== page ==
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Guide | May 30, 2022

5 top tips for baking scalability into hospitality eCommerce

A well-designed eCommerce technology stack can greatly help any business trying to scale rapidly, and in the hospitality industry, rapid scaling can be a godsend.

While absolutely accurate figures on restaurant failure rates are tough to determine, the figure in the US is a sobering 30%, according to the National Restaurant Association. While scaling isn’t the only way for restaurants and other hospitality businesses to stay afloat in a competitive market, it sure doesn’t hurt.

Scaling, however, is far easier said than done in any industry, and hospitality is no exception. One area for gains that a lot of hospitality businesses fail to tap, though, is in their tech stack. Optimising that part of your business can be the perfect recipe for scaling.

1. Go headless

It’s no secret that we believe in the power of headless technology for hospitality eCommerce, but it’s not just personalisation and adaptability that make headless a good call. In fact, one of the most-cited advantages for a business using headless eCommerce is scalability, and hospitality operations are no different.

With the backend and frontend of a headless eCommerce site decoupled your site can be optimised for scaling, as headless is able to handle large amounts of data without compromising on the speed of web page delivery. This means your website will be better equipped to handle, say, the surges in bookings a restaurant requires if scaling is on the menu.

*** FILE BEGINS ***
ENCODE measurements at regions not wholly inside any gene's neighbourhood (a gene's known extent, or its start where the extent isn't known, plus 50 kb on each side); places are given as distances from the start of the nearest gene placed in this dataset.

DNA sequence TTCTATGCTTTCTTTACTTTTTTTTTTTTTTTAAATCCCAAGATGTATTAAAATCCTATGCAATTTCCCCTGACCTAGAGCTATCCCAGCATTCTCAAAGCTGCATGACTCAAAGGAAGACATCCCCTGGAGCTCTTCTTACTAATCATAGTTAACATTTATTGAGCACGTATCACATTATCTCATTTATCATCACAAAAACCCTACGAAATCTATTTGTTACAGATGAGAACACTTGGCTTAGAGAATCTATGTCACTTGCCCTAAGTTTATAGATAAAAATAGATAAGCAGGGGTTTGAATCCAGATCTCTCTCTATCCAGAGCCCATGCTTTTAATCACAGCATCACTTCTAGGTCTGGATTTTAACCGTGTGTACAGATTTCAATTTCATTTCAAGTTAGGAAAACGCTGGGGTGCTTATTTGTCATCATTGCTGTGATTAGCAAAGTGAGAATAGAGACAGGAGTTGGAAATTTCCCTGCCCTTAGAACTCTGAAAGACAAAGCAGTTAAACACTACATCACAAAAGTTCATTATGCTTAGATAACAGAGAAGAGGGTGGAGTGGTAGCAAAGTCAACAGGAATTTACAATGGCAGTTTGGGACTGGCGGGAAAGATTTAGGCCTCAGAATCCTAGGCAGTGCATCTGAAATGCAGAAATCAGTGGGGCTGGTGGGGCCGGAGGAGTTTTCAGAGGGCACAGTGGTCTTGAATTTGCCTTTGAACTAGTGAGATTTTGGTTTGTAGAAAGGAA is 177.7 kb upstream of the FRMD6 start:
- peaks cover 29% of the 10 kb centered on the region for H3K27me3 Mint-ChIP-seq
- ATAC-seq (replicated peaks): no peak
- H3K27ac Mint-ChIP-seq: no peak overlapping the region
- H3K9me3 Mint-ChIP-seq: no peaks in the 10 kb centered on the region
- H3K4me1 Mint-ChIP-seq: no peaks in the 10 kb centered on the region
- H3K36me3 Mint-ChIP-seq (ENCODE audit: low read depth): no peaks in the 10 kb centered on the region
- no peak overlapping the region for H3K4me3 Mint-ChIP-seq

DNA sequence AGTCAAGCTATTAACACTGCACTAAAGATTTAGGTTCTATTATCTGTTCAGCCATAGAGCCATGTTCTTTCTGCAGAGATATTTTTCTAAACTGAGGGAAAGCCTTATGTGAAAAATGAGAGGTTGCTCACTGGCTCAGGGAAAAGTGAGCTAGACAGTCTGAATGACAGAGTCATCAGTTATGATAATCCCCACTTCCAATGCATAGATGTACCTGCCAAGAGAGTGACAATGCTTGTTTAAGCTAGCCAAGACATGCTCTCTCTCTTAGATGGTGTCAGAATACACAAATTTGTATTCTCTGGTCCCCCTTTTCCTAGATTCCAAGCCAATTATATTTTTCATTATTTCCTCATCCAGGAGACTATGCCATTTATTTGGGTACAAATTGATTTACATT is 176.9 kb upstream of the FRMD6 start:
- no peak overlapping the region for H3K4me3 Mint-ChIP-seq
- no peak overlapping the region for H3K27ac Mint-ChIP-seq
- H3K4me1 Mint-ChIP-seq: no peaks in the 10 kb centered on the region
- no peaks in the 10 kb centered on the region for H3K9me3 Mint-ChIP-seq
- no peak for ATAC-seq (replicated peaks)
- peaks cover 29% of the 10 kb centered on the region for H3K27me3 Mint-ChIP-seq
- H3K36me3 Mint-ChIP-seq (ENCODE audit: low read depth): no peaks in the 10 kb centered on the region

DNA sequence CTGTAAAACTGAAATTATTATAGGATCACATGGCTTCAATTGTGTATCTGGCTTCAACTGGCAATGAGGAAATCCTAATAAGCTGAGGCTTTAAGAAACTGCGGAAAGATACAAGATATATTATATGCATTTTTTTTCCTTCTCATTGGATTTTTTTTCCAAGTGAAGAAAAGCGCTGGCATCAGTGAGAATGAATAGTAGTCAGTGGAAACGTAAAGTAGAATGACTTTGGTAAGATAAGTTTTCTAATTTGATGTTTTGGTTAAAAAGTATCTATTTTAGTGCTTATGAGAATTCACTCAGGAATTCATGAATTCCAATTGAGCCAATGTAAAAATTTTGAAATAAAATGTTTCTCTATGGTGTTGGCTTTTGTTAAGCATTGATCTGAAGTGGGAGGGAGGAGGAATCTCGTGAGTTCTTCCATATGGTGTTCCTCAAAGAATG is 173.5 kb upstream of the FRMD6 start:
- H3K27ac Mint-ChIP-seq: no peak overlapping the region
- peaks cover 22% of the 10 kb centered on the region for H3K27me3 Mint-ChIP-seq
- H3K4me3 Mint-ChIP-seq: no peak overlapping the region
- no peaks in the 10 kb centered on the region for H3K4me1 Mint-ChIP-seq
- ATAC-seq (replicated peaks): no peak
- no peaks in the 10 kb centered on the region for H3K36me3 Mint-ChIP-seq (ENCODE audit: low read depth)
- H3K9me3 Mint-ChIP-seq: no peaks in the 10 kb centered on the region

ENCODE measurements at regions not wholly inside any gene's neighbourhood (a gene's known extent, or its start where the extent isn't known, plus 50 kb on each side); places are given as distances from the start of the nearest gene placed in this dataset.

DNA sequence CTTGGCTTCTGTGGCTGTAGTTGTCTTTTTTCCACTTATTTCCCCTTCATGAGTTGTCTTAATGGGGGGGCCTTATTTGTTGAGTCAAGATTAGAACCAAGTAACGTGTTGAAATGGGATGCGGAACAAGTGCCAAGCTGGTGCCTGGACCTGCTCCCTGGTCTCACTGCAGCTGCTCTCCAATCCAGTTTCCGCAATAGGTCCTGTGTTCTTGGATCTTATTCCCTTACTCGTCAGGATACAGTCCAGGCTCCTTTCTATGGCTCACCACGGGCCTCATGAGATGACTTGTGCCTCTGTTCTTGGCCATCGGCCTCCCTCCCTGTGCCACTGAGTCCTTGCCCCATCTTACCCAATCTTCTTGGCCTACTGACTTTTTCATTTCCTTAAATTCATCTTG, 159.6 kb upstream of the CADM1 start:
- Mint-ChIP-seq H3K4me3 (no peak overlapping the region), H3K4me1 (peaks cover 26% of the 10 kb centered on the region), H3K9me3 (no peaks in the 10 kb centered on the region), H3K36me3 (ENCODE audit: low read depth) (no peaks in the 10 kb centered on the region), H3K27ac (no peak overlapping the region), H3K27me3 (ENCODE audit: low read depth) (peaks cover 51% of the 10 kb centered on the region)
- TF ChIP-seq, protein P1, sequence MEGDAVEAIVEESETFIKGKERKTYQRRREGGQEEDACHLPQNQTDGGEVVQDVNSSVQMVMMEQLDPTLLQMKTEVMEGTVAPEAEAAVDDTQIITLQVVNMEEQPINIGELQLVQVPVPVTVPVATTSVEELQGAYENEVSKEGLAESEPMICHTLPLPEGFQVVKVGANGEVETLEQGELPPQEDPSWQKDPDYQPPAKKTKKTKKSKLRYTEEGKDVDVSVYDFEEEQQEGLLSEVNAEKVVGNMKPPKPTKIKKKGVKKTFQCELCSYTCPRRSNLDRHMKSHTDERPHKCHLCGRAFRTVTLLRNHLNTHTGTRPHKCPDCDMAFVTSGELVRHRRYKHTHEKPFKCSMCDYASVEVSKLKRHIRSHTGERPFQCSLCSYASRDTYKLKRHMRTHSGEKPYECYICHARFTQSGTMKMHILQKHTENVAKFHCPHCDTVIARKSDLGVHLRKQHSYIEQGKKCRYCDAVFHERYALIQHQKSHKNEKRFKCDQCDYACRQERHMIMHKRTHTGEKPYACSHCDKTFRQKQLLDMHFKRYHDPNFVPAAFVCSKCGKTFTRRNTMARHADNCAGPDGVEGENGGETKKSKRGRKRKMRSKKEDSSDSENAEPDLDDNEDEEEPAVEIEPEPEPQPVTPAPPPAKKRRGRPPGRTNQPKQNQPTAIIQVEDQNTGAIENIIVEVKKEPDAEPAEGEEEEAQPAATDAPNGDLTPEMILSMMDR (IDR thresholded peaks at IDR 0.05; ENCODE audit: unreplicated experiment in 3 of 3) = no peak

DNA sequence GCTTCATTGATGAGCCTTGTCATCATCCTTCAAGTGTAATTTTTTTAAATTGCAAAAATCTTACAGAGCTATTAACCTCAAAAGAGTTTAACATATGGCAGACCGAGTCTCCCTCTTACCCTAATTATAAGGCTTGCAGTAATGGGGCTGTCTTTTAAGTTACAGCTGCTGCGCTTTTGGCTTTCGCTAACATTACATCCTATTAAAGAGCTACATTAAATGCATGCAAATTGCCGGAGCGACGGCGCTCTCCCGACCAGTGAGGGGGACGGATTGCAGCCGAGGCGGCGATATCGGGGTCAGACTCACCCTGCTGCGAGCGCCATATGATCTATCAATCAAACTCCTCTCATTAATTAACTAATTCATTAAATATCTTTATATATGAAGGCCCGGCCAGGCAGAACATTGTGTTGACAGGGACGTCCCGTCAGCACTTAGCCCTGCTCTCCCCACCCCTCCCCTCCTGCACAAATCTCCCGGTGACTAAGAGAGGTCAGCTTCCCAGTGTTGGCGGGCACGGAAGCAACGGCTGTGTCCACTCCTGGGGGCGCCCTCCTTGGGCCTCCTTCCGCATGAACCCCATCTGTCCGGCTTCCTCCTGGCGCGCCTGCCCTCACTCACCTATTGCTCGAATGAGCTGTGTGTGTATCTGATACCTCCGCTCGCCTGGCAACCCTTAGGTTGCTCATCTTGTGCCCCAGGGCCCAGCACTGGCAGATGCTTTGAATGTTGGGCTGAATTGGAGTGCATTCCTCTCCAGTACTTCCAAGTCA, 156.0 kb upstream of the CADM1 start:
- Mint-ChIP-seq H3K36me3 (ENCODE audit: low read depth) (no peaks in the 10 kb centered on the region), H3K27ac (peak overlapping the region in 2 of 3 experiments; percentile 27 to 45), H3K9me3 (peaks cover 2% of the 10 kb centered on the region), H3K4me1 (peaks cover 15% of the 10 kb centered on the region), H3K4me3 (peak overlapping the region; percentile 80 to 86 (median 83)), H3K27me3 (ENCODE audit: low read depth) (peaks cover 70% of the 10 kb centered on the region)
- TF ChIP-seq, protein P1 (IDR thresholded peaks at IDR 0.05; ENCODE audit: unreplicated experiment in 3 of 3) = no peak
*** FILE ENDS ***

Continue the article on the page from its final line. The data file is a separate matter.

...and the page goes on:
To return to the metaphor that headlines this piece, using headless technology is the ultimate way to bake in scalability. That’s because it’s so much easier to adapt, shift and change your website with headless tech than it is with a monolithic approach. Ultimately, the idea of scaling is to do more with the resources that you already have, and a headless platform is uniquely suited to that task.

“Separating the storefront from the commerce engine allows the storefront to be optimised for content delivery/page load time, limiting the data integration to commerce to be specific to relevant product/promotion data for pages where it is relevant, often pre-cached for even greater performance – based on customer preferences, viewing habits, and other actions taken on the storefront,” says David Crow, Chief Customer Officer, Ultra Commerce.